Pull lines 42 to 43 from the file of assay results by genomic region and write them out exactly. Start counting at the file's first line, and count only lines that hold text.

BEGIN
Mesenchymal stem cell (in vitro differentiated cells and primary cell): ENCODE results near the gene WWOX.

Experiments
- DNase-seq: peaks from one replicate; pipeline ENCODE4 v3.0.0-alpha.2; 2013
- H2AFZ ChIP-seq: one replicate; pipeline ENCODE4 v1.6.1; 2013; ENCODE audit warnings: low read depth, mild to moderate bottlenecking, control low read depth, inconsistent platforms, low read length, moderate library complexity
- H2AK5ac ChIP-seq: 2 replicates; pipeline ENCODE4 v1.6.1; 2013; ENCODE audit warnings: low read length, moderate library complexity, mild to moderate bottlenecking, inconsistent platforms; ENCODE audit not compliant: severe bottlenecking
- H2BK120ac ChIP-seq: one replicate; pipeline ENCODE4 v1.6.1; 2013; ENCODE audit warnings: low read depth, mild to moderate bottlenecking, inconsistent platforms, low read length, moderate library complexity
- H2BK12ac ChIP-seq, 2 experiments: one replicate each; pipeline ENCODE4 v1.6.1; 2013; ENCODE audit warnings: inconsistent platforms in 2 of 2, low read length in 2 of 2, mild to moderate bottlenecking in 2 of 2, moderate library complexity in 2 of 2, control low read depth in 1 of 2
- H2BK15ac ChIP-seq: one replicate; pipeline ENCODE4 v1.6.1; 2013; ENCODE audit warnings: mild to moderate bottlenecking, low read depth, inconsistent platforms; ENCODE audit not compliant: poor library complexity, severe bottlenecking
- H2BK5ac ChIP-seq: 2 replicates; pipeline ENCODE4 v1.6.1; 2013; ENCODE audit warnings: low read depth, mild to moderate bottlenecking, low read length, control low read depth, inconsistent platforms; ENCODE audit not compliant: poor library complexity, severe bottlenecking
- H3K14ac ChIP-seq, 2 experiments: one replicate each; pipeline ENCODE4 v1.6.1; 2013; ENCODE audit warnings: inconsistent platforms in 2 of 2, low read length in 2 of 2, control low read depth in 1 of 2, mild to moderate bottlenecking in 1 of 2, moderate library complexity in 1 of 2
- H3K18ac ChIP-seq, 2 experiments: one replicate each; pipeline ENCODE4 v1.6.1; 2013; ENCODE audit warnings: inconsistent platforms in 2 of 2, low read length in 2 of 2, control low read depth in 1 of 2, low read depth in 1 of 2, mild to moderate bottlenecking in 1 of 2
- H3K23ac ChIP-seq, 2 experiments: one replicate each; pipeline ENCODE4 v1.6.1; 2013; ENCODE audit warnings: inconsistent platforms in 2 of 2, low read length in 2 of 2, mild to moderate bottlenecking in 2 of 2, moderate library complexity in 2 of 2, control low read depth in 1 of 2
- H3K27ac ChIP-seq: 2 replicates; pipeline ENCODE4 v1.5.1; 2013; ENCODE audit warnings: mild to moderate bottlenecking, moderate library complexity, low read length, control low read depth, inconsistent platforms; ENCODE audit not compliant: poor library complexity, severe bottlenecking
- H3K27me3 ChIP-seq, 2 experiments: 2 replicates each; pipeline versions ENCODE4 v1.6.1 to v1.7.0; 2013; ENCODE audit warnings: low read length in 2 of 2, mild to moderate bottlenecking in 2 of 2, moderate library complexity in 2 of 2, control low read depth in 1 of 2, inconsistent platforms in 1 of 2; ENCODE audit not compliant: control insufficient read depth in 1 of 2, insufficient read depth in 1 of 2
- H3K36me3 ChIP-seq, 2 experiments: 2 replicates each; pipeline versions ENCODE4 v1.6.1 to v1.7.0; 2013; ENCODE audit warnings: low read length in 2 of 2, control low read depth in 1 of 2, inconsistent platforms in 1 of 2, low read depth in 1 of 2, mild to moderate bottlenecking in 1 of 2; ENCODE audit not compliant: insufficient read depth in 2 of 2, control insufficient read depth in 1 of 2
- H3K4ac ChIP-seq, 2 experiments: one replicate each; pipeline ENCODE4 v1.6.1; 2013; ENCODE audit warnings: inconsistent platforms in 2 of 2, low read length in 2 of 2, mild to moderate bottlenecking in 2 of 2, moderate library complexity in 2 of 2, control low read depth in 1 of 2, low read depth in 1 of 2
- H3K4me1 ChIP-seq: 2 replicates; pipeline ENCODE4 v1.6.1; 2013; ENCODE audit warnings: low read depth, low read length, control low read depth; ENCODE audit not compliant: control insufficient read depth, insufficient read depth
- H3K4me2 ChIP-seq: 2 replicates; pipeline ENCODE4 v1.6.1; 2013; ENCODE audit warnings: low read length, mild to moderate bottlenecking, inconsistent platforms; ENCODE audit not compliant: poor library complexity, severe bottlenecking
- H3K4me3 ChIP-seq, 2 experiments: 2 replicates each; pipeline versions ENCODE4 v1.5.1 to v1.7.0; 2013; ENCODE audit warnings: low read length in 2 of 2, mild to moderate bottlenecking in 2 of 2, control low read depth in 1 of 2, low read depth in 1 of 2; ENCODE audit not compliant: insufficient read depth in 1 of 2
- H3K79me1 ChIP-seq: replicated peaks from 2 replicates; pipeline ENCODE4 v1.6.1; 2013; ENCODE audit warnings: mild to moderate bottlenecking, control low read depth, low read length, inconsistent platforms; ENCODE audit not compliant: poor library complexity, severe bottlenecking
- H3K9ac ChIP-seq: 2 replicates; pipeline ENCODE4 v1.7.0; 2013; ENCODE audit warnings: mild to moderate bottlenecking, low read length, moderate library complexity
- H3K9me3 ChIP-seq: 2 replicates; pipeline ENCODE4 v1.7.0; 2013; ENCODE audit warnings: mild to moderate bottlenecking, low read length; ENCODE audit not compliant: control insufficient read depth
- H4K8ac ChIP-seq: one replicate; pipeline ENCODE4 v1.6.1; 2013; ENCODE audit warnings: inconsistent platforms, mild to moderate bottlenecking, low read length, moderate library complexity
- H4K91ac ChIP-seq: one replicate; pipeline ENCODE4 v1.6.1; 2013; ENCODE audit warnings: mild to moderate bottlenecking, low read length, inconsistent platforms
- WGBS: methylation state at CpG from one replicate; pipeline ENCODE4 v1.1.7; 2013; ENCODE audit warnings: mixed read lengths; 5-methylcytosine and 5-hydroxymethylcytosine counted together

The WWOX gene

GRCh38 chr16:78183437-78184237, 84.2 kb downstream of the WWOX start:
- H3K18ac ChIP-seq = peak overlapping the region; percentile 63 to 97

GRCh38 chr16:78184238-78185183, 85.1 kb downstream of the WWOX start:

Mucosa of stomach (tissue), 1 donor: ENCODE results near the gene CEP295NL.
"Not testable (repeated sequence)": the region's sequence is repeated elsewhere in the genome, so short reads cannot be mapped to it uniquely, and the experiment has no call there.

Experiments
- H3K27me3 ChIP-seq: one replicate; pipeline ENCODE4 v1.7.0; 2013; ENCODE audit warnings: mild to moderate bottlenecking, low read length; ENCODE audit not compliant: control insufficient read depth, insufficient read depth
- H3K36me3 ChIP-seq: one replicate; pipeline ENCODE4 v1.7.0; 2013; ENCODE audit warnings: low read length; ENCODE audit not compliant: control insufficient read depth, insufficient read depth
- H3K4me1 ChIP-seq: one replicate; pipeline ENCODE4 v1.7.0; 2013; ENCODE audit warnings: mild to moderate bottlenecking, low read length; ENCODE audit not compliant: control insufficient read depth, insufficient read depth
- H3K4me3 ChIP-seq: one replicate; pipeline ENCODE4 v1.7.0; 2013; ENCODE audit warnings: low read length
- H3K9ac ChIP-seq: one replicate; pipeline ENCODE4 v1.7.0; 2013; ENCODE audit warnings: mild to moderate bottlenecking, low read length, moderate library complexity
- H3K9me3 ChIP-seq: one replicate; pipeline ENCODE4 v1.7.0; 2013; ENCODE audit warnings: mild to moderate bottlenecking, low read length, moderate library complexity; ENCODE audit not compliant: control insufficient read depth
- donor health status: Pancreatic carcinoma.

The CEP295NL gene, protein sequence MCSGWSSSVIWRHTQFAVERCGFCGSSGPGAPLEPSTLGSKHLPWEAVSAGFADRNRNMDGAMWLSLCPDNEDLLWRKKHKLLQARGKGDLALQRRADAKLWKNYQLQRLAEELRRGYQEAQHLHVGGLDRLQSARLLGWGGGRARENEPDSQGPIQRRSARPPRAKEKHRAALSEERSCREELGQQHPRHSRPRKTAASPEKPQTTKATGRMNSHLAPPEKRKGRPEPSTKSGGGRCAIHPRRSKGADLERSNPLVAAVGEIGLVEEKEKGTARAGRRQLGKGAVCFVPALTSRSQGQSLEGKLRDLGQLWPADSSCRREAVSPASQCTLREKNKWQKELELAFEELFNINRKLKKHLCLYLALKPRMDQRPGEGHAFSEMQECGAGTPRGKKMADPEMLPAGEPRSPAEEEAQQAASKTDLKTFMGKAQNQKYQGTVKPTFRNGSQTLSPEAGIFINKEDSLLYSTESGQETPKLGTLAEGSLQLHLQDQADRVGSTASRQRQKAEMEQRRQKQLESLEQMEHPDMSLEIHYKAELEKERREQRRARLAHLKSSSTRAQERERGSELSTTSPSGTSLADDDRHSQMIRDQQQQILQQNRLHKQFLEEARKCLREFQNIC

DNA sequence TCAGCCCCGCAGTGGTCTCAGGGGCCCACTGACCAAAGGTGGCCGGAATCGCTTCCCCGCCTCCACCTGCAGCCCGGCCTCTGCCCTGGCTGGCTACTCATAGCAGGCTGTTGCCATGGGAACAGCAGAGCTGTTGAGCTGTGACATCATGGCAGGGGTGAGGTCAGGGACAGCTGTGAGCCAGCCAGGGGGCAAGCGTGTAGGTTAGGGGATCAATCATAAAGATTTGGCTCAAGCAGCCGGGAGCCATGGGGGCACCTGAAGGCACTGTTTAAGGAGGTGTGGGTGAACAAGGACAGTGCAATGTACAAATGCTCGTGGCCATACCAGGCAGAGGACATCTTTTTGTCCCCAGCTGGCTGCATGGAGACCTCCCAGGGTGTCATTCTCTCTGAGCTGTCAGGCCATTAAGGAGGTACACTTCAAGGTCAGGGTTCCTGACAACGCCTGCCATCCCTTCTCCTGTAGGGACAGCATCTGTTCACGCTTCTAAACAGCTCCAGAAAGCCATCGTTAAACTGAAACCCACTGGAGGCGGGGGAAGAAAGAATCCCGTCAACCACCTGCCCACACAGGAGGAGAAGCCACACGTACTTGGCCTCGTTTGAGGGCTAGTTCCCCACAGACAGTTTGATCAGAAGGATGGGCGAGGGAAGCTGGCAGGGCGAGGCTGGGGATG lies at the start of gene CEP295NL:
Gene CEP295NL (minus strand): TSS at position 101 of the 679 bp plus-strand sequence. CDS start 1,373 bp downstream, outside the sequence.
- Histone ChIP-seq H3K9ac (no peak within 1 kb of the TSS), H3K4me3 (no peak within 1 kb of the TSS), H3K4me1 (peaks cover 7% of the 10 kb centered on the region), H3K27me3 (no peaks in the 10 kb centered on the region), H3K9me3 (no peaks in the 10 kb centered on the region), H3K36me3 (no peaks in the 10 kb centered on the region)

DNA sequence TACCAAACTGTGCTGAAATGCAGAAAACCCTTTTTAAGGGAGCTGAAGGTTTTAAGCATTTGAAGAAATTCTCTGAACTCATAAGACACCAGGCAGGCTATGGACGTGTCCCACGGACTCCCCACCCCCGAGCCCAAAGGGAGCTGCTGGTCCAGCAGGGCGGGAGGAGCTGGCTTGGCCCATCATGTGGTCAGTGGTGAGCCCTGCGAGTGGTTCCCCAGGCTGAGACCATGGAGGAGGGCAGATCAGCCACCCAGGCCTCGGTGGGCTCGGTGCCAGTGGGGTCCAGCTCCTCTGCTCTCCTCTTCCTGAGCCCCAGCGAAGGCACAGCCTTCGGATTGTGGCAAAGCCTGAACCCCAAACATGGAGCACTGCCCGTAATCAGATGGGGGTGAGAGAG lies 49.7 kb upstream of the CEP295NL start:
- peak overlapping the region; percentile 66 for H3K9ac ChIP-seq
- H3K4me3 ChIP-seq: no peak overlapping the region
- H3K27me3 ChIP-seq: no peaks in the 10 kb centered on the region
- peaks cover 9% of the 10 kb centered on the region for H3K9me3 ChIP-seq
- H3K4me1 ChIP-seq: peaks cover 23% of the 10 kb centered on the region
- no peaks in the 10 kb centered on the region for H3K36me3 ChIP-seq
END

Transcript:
Gene CEP295NL (minus strand): TSS at position 101 of the 679 bp plus-strand sequence. CDS start 1,373 bp downstream, outside the sequence.
- Histone ChIP-seq H3K9ac (no peak within 1 kb of the TSS), H3K4me3 (no peak within 1 kb of the TSS), H3K4me1 (peaks cover 7% of the 10 kb centered on the region), H3K27me3 (no peaks in the 10 kb centered on the region), H3K9me3 (no peaks in the 10 kb centered on the region), H3K36me3 (no peaks in the 10 kb centered on the region)